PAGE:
Harman rides hot putter to Travelers lead

By Will GrayJune 23, 2018, 12:28 am

CROMWELL, Conn. – There are plenty of big names gathered for the Travelers Championship, and through two rounds they’re all chasing Brian Harman.

Harman opened with a 6-under 64, then carded a 66 during Friday’s morning wave to become the only player to finish the first two rounds in double digits under par. The southpaw is currently riding a hot putter, leading the field in strokes gained: putting while rolling in 12 birdies and an eagle through his first 36 holes.

“Putted great today,” said Harman, who ranks 22nd on Tour this season in putting. “Got out of position a couple of times, but I was able to get myself good looks at it. I started hitting the ball really well coming down the stretch and made a few birdies.”


Full-field scores from the Travelers Championship

Travelers Championship: Articles, photos and videos


Harman, 31, has won twice on the PGA Tour, most recently at last year’s Wells Fargo Championship. While he doesn’t have a win this year, he started his season in the fall by reeling off five straight finishes of T-8 or better to quickly install himself as one of the leaders in the season-long points race.

Now topping a leaderboard that includes the likes of Jason Day, Bubba Watson and Rory McIlroy, he realizes that he’ll have his work cut out for him if he’s going to leave Connecticut with trophy No. 3.

“The putter has been really good so far, but I’ve been in position a lot. I’ve had a lot of good looks at it,” Harman said. “I’m just able to put a little pressure on the course right now, which is nice.”

Getty Images

10-second rule costs Zach Johnson a stroke

By Will GrayJune 23, 2018, 12:06 am

CROMWELL, Conn. – Zach Johnson heads into the weekend one shot back at the Travelers Championship, but he was a matter of seconds away from being tied for the lead.

Johnson had an 18-foot birdie putt on No. 3 at TPC River Highlands, his 12th hole of the day, but left the ball hanging on the lip. As Johnson walked up to tap the ball in, it oscillated on the edge and eventually fell in without being hit.

Was it a birdie, or a par?

According to the Rules of Golf, and much to Johnson’s chagrin, the answer was a par. Players are afforded “reasonable” time to walk to the hole, and after that they are allowed to wait for 10 seconds to see if the ball drops of its own accord. After that, it either becomes holed by a player’s stroke, or falls in and leads to a one-shot penalty, resulting in the same score as if the player had hit it.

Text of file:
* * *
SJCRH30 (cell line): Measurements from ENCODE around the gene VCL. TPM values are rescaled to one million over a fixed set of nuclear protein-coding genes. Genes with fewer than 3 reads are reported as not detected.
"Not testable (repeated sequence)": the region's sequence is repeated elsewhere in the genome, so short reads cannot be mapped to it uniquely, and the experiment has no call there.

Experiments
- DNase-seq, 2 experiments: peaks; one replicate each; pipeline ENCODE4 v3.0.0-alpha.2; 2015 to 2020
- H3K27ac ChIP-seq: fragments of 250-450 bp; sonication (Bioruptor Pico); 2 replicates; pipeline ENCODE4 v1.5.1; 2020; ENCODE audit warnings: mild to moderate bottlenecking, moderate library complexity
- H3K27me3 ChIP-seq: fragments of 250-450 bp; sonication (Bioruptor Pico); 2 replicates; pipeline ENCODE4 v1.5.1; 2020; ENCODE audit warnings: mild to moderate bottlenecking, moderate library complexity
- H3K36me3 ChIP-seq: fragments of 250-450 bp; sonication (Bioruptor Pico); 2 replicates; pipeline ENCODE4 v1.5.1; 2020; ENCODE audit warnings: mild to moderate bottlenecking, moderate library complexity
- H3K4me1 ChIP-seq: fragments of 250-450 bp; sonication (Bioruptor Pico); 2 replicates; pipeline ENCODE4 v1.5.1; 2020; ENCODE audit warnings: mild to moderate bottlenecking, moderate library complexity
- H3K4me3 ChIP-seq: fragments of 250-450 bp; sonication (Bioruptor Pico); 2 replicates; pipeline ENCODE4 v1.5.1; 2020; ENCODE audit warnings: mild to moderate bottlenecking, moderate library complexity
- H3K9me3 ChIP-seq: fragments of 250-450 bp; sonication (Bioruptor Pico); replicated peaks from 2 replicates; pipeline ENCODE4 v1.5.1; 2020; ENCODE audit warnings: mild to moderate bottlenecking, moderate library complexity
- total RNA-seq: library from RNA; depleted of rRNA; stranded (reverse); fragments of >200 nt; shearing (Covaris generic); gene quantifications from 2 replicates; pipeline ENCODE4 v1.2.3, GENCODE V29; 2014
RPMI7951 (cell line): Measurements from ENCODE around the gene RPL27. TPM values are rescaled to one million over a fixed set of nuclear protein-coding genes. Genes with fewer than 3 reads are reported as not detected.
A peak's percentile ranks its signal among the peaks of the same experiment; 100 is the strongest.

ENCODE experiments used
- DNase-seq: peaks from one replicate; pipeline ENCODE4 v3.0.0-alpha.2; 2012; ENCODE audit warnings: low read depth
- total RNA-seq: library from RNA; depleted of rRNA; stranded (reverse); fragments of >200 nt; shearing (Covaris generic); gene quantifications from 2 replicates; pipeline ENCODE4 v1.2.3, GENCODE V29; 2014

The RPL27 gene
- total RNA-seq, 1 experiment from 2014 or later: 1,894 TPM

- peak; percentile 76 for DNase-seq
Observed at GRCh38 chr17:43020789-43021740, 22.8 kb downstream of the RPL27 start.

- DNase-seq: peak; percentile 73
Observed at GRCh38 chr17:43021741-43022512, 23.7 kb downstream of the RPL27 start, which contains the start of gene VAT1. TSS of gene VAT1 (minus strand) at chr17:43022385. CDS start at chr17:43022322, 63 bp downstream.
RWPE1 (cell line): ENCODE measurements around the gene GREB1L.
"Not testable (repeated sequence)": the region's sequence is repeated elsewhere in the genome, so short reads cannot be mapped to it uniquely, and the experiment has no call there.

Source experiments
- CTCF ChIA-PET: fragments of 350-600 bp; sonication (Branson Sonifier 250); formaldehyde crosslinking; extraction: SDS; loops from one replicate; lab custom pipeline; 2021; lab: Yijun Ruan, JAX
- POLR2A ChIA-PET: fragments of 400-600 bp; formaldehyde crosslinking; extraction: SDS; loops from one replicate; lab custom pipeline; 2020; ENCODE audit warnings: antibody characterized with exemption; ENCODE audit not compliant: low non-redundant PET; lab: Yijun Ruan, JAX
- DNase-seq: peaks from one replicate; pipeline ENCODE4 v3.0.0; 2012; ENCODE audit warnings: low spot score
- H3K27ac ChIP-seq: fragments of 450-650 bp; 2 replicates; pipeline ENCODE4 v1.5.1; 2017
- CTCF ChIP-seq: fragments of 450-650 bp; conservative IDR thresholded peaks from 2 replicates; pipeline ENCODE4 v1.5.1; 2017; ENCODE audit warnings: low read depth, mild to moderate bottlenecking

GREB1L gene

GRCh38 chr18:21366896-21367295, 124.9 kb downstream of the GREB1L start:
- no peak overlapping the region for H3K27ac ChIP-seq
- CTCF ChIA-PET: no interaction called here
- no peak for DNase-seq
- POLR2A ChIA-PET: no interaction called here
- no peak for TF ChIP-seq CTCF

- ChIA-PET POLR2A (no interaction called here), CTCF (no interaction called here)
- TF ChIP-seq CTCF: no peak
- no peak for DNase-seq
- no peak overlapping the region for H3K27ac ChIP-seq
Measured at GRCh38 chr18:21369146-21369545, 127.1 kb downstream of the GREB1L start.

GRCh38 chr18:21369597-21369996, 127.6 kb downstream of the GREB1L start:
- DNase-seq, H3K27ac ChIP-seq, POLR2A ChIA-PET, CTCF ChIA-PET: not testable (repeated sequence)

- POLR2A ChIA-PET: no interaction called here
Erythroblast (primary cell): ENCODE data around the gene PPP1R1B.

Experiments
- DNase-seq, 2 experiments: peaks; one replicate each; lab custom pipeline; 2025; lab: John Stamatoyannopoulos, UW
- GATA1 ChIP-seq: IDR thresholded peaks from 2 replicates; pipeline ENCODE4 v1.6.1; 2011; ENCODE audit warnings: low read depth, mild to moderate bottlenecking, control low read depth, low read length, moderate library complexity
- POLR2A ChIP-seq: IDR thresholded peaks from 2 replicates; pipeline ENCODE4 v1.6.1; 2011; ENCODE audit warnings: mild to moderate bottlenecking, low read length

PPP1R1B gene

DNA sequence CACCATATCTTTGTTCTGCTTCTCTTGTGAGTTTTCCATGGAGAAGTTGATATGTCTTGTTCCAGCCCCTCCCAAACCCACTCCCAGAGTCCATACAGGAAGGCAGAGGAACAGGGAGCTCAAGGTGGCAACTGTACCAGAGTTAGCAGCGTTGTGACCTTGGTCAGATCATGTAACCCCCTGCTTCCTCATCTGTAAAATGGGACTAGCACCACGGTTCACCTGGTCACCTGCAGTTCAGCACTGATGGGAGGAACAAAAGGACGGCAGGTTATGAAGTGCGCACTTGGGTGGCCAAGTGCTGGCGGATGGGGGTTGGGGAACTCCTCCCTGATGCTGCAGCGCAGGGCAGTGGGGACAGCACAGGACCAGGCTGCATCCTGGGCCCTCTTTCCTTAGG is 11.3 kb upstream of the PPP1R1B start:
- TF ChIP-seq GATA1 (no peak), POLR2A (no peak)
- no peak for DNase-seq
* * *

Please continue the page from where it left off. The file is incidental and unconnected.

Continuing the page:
According to Mark Russell, PGA Tour vice president of rules and competitions, Johnson’s wait time until the ball fell in was between 16 and 18 seconds.


Full-field scores from the Travelers Championship

Travelers Championship: Articles, photos and videos


“Once he putts the ball, he’s got a reasonable amount of time to reach the hole,” Russell said. “Then once he reaches the hole, he’s got 10 seconds. After 10 seconds, the ball is deemed to be at rest.”

Johnson tried to emphasize the fact that the ball was oscillating as he stood over it, and even asked rules officials if marking his ball on the edge of the hole would have yielded a “bonus 10 seconds.” But after signing for a 2-under 68 that brought him within a shot of leader Brian Harman, the veteran took the ruling in stride.

“The 10-second rule has always been there. Vague to some degree,” Johnson said. “The bottom line is I went to tap it in after 10 seconds and the ball was moving. At that point, even if the ball is moving, it’s deemed to be at rest because it’s on the lip. Don’t ask me why, but that’s just the way it is.”

While Johnson brushed off any thoughts of the golf gods conspiring against him on the lip, he was beaming with pride about an unconventional par he made on No. 17 en route to a bogey-free round. Johnson sailed his tee shot well right into the water, but after consulting his options he decided to drop on the far side of the hazard near the 16th tee box.

His subsequent approach from 234 yards rolled to within 8 feet, and he calmly drained the putt for an unexpected save.

“I got a great lie. Just opened up a 4-hybrid, and it started over the grandstands and drew in there,” Johnson said. “That’s as good of an up-and-down as I’ve witnessed, or performed.”

Getty Images

Travelers becoming marquee event for star players

By Will GrayJune 22, 2018, 11:29 pm

CROMWELL, Conn. – Get lost in the throngs following the defending champ, or caught up amongst the crowds chasing the back-to-back U.S. Open winner, and it’s easy to forget where this tournament was a little more than a decade ago.

The Travelers Championship was without a sponsor, without a worthwhile field, without a consistent date and on the verge of being jettisoned to the PGA Tour Champions schedule. The glory days of the old Greater Hartford Open had come and gone, and the PGA Tour’s ever-increasing machine appeared poised to leave little old Cromwell in its wake.